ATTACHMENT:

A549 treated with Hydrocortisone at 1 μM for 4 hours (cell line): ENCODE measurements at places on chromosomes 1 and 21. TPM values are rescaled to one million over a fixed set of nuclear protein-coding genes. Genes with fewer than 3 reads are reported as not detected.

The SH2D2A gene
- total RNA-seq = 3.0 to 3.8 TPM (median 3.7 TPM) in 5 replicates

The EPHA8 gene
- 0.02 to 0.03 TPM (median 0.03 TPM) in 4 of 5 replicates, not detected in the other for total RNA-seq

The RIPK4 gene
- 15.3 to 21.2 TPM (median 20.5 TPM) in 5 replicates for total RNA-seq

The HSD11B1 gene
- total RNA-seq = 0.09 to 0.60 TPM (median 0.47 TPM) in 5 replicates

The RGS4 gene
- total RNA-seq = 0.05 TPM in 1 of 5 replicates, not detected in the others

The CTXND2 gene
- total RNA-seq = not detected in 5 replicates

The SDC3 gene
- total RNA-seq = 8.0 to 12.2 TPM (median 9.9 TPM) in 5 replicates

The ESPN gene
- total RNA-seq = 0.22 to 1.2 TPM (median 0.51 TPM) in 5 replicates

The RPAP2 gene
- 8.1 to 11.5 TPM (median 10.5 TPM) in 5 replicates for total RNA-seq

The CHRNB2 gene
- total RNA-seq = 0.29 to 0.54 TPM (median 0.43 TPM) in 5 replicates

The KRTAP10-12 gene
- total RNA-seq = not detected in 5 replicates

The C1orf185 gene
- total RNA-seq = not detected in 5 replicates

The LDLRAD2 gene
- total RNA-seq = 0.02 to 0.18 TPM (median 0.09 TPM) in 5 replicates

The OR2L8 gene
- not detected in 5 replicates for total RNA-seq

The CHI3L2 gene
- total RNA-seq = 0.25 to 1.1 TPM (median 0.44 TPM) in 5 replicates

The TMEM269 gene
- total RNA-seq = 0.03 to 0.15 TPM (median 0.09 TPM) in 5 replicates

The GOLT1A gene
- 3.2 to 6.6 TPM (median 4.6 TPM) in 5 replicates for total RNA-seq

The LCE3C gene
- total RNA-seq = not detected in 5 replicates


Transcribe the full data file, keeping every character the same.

A549 treated with Hydrocortisone at 1 μM for 4 hours (cell line): ENCODE measurements at places on chromosomes 1 and 21. TPM values are rescaled to one million over a fixed set of nuclear protein-coding genes. Genes with fewer than 3 reads are reported as not detected.

The SH2D2A gene
- total RNA-seq = 3.0 to 3.8 TPM (median 3.7 TPM) in 5 replicates

The EPHA8 gene
- 0.02 to 0.03 TPM (median 0.03 TPM) in 4 of 5 replicates, not detected in the other for total RNA-seq

The RIPK4 gene
- 15.3 to 21.2 TPM (median 20.5 TPM) in 5 replicates for total RNA-seq

The HSD11B1 gene
- total RNA-seq = 0.09 to 0.60 TPM (median 0.47 TPM) in 5 replicates

The RGS4 gene
- total RNA-seq = 0.05 TPM in 1 of 5 replicates, not detected in the others

The CTXND2 gene
- total RNA-seq = not detected in 5 replicates

The SDC3 gene
- total RNA-seq = 8.0 to 12.2 TPM (median 9.9 TPM) in 5 replicates

The ESPN gene
- total RNA-seq = 0.22 to 1.2 TPM (median 0.51 TPM) in 5 replicates

The RPAP2 gene
- 8.1 to 11.5 TPM (median 10.5 TPM) in 5 replicates for total RNA-seq

The CHRNB2 gene
- total RNA-seq = 0.29 to 0.54 TPM (median 0.43 TPM) in 5 replicates

The KRTAP10-12 gene
- total RNA-seq = not detected in 5 replicates

The C1orf185 gene
- total RNA-seq = not detected in 5 replicates

The LDLRAD2 gene
- total RNA-seq = 0.02 to 0.18 TPM (median 0.09 TPM) in 5 replicates

The OR2L8 gene
- not detected in 5 replicates for total RNA-seq

The CHI3L2 gene
- total RNA-seq = 0.25 to 1.1 TPM (median 0.44 TPM) in 5 replicates

The TMEM269 gene
- total RNA-seq = 0.03 to 0.15 TPM (median 0.09 TPM) in 5 replicates

The GOLT1A gene
- 3.2 to 6.6 TPM (median 4.6 TPM) in 5 replicates for total RNA-seq

The LCE3C gene
- total RNA-seq = not detected in 5 replicates